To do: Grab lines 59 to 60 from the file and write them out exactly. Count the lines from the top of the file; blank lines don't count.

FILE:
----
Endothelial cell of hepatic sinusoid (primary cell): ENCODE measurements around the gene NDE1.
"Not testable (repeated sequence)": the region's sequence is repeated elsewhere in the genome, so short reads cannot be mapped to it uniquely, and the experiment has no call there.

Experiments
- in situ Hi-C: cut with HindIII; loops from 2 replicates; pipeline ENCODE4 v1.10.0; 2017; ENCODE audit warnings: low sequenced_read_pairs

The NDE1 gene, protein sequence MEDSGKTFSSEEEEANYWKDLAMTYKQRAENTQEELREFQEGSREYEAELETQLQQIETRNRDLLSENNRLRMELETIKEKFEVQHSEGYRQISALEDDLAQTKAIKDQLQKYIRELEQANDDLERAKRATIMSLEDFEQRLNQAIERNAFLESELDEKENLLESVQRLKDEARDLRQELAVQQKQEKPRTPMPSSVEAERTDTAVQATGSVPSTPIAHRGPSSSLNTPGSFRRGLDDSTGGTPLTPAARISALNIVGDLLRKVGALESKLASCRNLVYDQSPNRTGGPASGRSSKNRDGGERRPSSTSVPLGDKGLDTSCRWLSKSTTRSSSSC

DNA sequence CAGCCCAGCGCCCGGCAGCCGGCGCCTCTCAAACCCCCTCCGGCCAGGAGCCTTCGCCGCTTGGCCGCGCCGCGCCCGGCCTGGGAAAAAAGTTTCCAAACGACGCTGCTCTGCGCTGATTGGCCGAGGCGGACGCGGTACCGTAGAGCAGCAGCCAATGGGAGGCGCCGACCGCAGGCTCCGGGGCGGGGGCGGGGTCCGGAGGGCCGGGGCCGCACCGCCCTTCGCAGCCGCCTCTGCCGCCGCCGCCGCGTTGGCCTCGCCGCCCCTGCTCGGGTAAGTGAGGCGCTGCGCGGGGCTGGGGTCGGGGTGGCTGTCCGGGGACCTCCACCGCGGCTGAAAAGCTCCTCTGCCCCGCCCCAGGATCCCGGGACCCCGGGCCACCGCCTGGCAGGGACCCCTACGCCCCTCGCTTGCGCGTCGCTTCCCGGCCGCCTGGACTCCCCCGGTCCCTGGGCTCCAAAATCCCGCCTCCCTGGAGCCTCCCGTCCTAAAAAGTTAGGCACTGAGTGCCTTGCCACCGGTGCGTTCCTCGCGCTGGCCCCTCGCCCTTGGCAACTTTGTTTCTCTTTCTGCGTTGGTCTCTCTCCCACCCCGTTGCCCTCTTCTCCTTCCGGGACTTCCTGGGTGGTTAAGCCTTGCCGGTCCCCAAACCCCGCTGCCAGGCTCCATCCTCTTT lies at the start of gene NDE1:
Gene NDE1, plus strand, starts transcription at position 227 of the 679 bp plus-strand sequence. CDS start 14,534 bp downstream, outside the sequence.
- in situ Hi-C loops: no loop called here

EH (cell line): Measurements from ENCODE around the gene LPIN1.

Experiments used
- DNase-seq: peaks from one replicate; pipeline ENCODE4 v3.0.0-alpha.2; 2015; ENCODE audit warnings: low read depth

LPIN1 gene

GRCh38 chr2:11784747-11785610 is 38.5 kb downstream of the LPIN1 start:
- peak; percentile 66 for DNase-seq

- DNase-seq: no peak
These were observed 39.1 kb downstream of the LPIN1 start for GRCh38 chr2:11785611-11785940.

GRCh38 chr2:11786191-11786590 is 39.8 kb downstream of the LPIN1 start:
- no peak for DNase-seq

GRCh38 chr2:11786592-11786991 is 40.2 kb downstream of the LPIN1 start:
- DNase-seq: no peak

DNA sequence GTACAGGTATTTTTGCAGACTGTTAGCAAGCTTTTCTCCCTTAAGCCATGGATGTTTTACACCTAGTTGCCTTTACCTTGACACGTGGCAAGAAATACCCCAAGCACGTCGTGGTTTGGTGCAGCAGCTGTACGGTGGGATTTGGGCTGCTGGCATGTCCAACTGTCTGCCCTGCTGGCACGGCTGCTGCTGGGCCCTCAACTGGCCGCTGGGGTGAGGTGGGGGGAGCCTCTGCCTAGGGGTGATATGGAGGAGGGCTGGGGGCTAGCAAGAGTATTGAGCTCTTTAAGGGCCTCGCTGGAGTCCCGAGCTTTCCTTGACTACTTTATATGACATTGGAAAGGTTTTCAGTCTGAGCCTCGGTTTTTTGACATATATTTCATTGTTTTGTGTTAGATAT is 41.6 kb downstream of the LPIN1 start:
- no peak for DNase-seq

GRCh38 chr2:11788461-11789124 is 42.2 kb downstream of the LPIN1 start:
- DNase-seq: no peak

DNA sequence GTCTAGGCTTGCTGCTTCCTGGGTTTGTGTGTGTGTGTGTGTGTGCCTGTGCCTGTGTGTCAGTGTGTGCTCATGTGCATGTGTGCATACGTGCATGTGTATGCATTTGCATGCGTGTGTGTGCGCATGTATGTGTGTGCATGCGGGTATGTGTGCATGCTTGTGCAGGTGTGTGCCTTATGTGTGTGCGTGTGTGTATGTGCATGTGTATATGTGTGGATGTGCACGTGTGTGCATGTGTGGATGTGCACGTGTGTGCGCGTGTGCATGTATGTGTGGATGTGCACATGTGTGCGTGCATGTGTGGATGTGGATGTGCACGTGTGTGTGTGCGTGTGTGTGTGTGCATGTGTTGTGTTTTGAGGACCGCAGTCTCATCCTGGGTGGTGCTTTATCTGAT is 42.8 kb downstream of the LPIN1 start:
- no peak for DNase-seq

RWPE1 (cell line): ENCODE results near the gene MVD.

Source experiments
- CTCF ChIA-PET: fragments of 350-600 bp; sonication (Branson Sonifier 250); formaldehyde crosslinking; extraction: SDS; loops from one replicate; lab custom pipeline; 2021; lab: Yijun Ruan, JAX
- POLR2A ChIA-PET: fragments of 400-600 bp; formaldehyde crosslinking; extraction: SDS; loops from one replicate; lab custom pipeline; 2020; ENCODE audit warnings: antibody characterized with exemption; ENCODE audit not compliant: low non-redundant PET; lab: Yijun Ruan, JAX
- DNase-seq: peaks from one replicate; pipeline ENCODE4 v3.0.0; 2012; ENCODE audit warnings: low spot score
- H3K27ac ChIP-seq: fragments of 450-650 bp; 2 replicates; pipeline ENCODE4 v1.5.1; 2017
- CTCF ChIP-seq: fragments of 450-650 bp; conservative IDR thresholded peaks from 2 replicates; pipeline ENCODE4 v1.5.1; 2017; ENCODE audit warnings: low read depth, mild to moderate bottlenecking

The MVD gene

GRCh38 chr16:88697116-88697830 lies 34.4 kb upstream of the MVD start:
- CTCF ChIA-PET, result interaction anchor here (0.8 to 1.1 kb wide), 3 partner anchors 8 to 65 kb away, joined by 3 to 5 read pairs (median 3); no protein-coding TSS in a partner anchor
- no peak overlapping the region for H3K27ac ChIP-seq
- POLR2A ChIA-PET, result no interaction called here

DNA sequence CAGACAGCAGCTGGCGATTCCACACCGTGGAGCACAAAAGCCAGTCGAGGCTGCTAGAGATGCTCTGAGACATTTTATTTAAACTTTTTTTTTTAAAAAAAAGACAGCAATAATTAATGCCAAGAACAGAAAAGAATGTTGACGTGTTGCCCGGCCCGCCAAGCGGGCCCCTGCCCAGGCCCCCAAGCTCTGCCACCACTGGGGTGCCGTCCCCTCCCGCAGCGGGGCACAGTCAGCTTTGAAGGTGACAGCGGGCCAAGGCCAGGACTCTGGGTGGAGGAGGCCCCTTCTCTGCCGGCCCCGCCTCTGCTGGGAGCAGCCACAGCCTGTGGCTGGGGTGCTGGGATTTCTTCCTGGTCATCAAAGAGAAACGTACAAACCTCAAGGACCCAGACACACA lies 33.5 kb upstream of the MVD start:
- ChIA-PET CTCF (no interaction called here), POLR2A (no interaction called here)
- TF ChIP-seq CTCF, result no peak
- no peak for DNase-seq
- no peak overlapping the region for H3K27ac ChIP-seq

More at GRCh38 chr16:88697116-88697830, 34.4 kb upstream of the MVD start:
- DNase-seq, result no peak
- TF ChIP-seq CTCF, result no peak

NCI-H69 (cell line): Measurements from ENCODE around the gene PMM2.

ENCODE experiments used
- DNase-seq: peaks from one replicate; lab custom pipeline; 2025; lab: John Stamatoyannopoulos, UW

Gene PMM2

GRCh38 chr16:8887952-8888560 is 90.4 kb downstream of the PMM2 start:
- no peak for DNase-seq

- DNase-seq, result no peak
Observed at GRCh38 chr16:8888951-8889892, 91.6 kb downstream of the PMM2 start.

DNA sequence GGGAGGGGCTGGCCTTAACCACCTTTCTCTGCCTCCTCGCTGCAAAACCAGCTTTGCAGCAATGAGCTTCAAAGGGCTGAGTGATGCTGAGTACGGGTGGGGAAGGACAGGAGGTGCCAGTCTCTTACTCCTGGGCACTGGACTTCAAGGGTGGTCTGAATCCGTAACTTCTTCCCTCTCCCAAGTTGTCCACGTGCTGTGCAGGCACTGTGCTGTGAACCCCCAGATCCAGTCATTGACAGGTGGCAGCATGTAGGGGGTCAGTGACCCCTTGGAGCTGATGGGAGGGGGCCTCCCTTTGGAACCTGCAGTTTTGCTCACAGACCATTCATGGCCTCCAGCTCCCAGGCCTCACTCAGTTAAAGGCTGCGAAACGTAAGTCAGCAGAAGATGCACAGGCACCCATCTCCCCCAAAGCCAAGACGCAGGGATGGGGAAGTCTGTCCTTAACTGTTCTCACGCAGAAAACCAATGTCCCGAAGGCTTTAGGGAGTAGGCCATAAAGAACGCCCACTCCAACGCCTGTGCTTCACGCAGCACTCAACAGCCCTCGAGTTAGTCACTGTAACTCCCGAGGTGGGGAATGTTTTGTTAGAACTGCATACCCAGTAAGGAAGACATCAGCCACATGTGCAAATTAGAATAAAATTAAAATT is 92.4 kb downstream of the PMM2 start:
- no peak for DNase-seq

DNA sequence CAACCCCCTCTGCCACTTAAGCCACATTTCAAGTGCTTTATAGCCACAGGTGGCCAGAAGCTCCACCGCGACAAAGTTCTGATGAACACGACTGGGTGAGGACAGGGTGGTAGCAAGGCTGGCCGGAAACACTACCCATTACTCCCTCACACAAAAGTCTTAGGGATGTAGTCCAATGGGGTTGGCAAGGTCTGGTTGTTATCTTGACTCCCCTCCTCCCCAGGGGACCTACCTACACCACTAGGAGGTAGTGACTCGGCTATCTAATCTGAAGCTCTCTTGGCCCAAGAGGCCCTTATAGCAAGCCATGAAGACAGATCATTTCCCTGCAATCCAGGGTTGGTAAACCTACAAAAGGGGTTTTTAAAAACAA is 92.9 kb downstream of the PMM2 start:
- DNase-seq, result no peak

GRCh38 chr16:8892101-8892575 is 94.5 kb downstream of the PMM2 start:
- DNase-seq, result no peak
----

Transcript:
GRCh38 chr16:8892101-8892575 is 94.5 kb downstream of the PMM2 start:
- DNase-seq, result no peak